• Grandparents and Grandchildren Party. Host a party for proud grandparents to bring their grandchildren. Activities may include checkers, hula hoop, making Valentine Cards, a scavenger hunt, and an ice cream sundae buffet.
  • Newlywed Game. Give the spouses of staff members a questionnaire about themselves with 10 questions about their favorite food, hobby, Bible verse, movie, and so forth. Either at a church-wide Valentine banquet or during the Sunday worship service, ask the staff members the questions about their spouses. See who gets the most questions correct!
  • Marriage Memories. Choose a few of the couples in the church who have been married the longest. On the Sundays leading up to February 14, ask one couple to share each week during the worship service the stories of how they met, how they got engaged, how God has worked in their marriage, and advice for younger couples. Share a slideshow of pictures of each couple and play their favorite love song.
  • Love Bible Study. During February, engage the entire church in a study of what God says about love in the Bible. Preschoolers and children can learn that God is love and He wants them to love others. Youth can learn about God’s plan for purity. Adults can study the book of Song of Solomon. End with a commitment ceremony that includes teenagers and singles committing to remaining pure until marriage and married couples committing to remaining faithful to one another.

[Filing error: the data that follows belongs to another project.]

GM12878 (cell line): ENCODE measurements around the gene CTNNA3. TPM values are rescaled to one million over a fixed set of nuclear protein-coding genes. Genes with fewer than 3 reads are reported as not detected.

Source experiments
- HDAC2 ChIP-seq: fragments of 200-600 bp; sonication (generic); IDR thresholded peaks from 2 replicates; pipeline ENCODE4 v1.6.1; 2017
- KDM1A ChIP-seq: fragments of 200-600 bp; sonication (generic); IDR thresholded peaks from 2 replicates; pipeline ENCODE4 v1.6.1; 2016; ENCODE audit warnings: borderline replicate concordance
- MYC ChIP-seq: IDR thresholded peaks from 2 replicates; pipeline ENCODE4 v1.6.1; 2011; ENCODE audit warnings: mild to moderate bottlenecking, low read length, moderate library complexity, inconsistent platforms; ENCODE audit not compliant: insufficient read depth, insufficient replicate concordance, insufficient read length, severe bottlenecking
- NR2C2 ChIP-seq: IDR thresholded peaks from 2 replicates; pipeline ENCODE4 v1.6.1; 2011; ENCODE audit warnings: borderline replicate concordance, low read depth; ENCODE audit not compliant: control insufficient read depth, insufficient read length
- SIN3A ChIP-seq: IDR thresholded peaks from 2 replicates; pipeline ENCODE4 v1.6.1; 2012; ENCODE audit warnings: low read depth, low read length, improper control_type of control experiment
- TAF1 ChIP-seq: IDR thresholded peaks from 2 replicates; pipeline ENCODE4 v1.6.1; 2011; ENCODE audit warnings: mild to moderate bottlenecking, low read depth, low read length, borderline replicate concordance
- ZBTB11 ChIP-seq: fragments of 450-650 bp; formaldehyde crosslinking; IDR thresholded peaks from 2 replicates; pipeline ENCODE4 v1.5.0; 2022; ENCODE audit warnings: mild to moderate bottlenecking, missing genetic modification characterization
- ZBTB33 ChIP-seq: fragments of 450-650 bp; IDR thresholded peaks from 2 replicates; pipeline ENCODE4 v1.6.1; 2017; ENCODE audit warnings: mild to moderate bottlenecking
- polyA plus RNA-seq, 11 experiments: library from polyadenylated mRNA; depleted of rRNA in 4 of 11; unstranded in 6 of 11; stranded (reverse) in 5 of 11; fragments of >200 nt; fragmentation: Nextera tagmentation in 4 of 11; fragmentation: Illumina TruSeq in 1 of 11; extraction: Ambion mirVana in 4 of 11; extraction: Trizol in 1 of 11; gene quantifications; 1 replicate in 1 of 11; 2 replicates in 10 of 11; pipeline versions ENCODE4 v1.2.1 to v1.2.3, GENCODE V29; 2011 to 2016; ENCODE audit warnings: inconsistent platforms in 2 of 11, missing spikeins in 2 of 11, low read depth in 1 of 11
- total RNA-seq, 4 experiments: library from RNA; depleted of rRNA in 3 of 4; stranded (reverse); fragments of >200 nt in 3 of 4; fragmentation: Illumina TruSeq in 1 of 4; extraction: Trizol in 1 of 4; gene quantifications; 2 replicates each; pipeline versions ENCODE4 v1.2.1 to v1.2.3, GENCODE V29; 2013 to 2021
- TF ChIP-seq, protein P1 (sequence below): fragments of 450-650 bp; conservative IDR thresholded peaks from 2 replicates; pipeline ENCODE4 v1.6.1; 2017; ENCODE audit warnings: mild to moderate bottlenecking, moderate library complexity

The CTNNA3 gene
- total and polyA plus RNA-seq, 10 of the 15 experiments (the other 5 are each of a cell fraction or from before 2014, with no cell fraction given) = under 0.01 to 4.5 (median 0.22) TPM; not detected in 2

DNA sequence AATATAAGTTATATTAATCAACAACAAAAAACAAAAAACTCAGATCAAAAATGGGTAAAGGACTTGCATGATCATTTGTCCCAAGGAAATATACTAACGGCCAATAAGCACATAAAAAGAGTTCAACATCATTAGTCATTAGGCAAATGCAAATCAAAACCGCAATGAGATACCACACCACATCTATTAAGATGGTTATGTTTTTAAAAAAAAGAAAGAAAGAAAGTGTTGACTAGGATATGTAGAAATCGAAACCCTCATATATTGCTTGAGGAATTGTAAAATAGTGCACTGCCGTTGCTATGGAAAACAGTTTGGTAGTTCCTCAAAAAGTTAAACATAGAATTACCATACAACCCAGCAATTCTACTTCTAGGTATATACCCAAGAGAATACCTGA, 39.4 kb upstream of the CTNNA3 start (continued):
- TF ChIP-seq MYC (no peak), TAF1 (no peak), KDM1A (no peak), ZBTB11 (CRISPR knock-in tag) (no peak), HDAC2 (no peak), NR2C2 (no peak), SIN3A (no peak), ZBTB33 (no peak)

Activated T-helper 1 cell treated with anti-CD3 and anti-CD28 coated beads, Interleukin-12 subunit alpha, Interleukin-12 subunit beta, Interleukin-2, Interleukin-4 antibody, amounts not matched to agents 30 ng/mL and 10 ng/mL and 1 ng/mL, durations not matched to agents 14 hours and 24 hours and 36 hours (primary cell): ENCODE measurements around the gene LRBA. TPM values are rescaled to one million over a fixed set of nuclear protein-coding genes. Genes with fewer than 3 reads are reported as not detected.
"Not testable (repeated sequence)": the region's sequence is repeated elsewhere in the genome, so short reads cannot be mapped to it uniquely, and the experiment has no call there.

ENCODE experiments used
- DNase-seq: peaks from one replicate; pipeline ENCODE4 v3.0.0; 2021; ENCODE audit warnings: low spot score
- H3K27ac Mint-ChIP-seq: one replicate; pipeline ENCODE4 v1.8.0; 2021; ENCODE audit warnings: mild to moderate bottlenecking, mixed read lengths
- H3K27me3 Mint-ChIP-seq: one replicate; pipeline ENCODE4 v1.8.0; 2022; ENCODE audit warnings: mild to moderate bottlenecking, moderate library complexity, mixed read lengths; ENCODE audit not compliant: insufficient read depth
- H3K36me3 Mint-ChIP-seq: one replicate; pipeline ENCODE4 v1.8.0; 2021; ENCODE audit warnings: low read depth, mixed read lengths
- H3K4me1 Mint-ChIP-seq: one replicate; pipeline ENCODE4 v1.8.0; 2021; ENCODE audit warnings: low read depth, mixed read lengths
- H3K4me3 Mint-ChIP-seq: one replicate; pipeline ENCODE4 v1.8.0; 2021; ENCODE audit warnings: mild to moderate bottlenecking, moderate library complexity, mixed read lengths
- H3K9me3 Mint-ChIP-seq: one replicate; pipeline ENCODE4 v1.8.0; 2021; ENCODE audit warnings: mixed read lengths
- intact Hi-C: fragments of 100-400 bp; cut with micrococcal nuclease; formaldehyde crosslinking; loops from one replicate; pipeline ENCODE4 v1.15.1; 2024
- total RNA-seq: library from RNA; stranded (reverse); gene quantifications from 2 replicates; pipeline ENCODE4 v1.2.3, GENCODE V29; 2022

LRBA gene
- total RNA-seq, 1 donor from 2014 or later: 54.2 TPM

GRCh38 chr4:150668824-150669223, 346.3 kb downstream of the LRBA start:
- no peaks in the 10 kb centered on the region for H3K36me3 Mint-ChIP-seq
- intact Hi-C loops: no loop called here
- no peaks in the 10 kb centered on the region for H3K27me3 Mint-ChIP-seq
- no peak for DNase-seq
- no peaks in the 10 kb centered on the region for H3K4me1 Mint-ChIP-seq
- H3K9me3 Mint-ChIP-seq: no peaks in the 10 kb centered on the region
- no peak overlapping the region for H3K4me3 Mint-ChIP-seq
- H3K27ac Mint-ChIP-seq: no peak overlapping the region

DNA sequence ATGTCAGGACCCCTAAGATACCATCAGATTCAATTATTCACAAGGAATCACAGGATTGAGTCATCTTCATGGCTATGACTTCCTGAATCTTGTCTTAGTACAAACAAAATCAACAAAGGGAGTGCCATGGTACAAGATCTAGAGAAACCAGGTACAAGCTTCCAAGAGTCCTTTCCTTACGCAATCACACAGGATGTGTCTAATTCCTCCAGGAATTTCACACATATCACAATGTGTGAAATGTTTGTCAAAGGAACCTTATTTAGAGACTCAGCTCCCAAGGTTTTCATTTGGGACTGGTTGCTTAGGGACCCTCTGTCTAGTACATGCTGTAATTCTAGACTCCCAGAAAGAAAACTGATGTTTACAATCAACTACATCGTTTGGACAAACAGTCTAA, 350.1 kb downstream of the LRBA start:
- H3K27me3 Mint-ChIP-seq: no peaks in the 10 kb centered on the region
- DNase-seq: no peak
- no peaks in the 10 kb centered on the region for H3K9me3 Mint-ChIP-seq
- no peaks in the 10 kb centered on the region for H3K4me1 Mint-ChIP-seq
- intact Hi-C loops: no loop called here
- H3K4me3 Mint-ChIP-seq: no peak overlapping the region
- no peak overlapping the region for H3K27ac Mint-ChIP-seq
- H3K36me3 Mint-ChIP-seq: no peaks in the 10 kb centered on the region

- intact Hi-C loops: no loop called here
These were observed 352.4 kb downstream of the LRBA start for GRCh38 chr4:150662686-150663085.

What has your church done to celebrate Valentine’s Day in the past?

Special Needs and Resolutions by Ellen Stumbo

Happy New Year!
source: erjkprunczyk

With the New Year here, it is time for me to think about resolutions. The thing is, having children with special needs has changed the way I look at these hopeful declarations of a better me. So I turn to my daughters and see in them examples of who I want to be.